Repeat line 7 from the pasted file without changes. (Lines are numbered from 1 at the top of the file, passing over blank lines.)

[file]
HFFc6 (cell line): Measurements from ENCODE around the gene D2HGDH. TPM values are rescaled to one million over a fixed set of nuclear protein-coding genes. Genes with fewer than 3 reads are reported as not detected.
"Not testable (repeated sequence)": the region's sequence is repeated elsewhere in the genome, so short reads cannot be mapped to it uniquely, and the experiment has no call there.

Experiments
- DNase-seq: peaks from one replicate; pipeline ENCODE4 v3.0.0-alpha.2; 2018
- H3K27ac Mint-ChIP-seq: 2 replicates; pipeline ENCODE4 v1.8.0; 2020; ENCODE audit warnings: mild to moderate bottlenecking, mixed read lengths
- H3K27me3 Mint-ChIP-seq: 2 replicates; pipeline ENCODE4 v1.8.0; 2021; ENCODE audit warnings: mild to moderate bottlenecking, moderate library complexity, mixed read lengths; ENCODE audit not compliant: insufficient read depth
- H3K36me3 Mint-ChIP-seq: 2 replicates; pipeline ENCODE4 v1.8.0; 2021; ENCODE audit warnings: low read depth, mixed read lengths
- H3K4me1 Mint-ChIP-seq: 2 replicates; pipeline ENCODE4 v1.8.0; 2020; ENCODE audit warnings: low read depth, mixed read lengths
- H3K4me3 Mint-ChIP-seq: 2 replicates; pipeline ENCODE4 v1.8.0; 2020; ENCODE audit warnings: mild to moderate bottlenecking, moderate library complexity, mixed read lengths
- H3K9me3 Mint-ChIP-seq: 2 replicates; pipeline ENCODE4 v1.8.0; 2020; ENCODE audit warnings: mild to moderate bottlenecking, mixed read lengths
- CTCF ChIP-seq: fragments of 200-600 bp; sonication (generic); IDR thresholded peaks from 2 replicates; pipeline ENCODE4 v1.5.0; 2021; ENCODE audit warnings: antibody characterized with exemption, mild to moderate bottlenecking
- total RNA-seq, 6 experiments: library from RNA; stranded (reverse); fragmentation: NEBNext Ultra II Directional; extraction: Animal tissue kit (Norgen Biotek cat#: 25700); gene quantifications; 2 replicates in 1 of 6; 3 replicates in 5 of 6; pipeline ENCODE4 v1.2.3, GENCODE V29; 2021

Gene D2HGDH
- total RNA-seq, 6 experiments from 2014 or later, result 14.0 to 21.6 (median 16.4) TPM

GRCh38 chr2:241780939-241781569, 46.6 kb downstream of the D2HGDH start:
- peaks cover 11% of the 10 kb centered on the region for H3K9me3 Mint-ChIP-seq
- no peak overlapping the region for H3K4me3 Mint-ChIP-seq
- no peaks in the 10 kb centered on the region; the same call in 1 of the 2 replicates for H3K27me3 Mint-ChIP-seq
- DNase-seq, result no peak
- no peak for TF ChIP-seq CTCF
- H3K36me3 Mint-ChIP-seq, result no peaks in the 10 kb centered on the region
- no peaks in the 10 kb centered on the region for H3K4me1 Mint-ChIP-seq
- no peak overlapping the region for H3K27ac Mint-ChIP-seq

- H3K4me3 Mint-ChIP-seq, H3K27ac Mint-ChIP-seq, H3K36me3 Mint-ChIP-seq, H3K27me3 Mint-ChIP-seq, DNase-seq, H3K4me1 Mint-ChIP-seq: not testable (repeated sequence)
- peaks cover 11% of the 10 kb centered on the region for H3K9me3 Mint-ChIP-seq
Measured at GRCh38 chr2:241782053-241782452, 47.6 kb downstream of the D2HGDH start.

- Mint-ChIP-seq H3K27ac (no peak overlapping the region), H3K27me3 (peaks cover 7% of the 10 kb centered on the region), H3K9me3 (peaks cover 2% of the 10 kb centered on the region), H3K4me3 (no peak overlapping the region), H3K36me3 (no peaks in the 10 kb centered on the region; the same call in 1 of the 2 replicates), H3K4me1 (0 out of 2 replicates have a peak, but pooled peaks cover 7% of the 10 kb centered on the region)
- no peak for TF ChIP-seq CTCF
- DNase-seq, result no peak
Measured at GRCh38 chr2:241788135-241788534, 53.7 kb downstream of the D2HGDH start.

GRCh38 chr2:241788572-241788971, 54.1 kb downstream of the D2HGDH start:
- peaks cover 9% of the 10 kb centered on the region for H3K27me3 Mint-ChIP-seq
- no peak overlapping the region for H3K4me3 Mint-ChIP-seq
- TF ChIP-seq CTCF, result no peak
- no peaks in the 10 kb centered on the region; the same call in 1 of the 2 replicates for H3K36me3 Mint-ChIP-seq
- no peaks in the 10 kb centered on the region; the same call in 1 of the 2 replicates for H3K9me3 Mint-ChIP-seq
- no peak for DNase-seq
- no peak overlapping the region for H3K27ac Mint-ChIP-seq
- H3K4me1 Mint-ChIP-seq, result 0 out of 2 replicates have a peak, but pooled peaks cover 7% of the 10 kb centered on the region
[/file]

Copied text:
- H3K36me3 Mint-ChIP-seq: 2 replicates; pipeline ENCODE4 v1.8.0; 2021; ENCODE audit warnings: low read depth, mixed read lengths